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MCAT Practice Questions: CARS

The following paragraph and related questions can give you an idea of what the MCAT CARS section of the test is like. Keep in mind that this is only an excerpt; an actual passage would be much longer, and would have from five to seven questions associated with it. (The answers are at the end so that you can try this out on your own.)

 

MCAT Practice Questions: CARS

If one always ought to act so as to produce the best possible circumstances, then morality is extremely demanding. No one could plausibly claim to have met the requirements of this “simple principle.” It would seem strange to punish those intending to do good by sentencing them to an impossible task. Also, if the standards of right conduct are as extreme as they seem, then they will preclude the personal projects that humans find most fulfilling.

From an analytic perspective, the potential extreme demands of morality are not a “problem.” A theory of morality is no less valid simply because it asks great sacrifices. In fact, it is difficult to imagine what kind of constraints can be put on our ethical projects. Shouldn’t we reflect on our base prejudices, and not allow them to provide boundaries for our moral reasoning? Thus, it is tempting to simply dismiss the objections to the simple principle.

1. Based on the passage, which of the following statements must be true?

A) If morality is extremely demanding, then one always ought to act so as to produce the best possible circumstances.

B) If moral standards do not preclude the personal projects humans find most fulfilling, then they are not that extreme.

C) Some people always act in ways that produce the best possible circumstances.

D) Morality precludes the personal projects that humans find most fulfilling.

2. Which of the following claims provides the most support in the passage for the “simple principle?”

A) Ethical projects should be completely without constraints.

B) Objections to the simple principle are difficult to imagine.

C) Moral theories are not less valid if they require great sacrifices.

D) Nobody always acts to produce the best possible circumstances.

Are You Prepared for CARS on the MCAT?

Answer Key

The answers to the questions are Question 1: B and Question 2: C. Bear in mind that these are very challenging questions that require critical analysis skills, and they are based on a very demanding passage. However, this is typical of what the MCAT is likely to present, and the name of the section says clearly what you need to have: Critical Analysis and Reasoning Skills.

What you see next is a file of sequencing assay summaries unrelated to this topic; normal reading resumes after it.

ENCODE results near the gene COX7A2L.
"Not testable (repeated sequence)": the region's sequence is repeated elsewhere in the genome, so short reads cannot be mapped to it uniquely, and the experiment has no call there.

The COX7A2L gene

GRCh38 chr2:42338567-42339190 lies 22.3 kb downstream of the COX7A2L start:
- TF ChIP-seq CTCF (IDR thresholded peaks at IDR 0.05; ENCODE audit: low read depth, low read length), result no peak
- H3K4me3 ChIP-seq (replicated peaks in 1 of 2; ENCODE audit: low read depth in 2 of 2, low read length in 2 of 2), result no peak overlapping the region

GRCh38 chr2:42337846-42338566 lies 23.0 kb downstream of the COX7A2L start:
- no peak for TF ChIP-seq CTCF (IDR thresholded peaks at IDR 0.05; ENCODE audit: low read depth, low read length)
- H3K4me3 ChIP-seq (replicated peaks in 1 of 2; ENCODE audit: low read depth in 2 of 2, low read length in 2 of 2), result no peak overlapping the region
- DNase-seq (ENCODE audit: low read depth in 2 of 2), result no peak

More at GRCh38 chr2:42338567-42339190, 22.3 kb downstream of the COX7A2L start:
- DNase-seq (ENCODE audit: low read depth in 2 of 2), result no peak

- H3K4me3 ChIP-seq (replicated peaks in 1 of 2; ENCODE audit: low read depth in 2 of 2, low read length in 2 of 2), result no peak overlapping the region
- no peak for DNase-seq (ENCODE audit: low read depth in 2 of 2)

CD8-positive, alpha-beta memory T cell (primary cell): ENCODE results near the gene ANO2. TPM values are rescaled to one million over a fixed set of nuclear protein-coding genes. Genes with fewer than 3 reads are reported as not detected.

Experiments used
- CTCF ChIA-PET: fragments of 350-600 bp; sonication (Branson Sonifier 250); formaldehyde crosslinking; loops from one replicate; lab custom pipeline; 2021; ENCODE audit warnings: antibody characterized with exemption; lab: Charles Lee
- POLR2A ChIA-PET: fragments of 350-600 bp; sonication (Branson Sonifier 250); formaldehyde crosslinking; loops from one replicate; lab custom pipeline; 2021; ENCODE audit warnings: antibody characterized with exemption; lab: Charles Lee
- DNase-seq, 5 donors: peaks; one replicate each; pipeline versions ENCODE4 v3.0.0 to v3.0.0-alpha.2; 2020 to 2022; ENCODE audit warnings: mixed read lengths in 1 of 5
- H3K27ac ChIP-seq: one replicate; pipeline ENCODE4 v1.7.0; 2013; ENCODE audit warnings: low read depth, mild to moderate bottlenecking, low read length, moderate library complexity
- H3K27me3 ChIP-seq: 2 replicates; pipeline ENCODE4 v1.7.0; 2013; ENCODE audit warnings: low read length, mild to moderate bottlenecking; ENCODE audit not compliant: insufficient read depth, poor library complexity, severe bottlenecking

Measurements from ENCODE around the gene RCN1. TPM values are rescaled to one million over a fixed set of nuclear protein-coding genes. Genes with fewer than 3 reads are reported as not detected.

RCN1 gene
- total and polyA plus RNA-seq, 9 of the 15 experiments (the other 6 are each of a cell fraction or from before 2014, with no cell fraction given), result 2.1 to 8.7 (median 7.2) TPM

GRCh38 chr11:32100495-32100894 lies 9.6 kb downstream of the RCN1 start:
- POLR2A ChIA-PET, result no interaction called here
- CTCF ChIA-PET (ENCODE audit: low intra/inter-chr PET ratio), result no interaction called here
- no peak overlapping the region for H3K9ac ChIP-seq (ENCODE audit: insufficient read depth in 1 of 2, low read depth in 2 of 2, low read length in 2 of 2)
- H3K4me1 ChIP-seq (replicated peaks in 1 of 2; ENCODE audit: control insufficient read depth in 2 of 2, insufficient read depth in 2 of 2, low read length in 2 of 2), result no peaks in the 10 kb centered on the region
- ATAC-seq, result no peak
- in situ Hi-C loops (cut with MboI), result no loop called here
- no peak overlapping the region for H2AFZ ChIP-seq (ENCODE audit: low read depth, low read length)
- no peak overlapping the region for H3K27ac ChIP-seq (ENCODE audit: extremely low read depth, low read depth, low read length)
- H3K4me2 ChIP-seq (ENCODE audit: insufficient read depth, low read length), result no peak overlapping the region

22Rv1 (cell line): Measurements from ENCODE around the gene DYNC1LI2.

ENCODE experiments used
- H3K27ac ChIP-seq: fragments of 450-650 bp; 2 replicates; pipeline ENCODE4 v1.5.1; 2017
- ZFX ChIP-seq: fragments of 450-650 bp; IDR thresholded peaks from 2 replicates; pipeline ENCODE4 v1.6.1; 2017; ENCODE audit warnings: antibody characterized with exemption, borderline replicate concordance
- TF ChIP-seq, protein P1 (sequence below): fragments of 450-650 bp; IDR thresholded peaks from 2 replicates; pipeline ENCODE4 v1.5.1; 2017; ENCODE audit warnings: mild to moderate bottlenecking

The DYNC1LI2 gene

Question #1 Explained

Question 1: The correct answer is B. The sentence in the passage is an “if X then Y” construction. For any “if X then Y” statement, the contrapositive will always be true: “if not Y, then not X.” This corresponds to answer choice B. Answer choice A is the inverse, which is not necessarily true; “if X then Y” does not necessarily mean that “if Y then X.” Answer choice C is something that might be true, but the question asks what must be true, which is not the same. Answer choice D is too extreme, as the author did not state that this was always true.

Question #2 Explained

Question 2: The correct answer is C. The benefits of the “simple principle” are discussed in the second paragraph, and the answer is stated almost word for word in the second sentence. Answer choice A is too extreme; although the author said constraints are difficult to imagine, he did not say that they should not exist. Answer choice B is exactly the opposite of the passage; several objections are laid out in the first paragraph. Answer choice D is also opposite, because it is used to argue against the “simple principle” rather than to support it.

 

The skills you need to do well on the CARS section of the MCAT are different from those on the rest of the test: there is no set content that you can learn. However, CARS requires certain strategies and skills, and these can be learned: reading efficiently by finding the most important information without getting caught up in details; understanding inferences, assumptions and arguments within passages; and practicing questions that are similar to those found on the MCAT CARS section.

You can learn more about the CARS section of the test in the larger context of the entire MCAT here.

MCAT CARS: What the AAMC says

The AAMC defined the three types of questions that we’ve discussed, as well as the types of passages that you’re likely to encounter on the MCAT CARS section. You can visit the AAMC site to learn more about the MCAT Blueprint.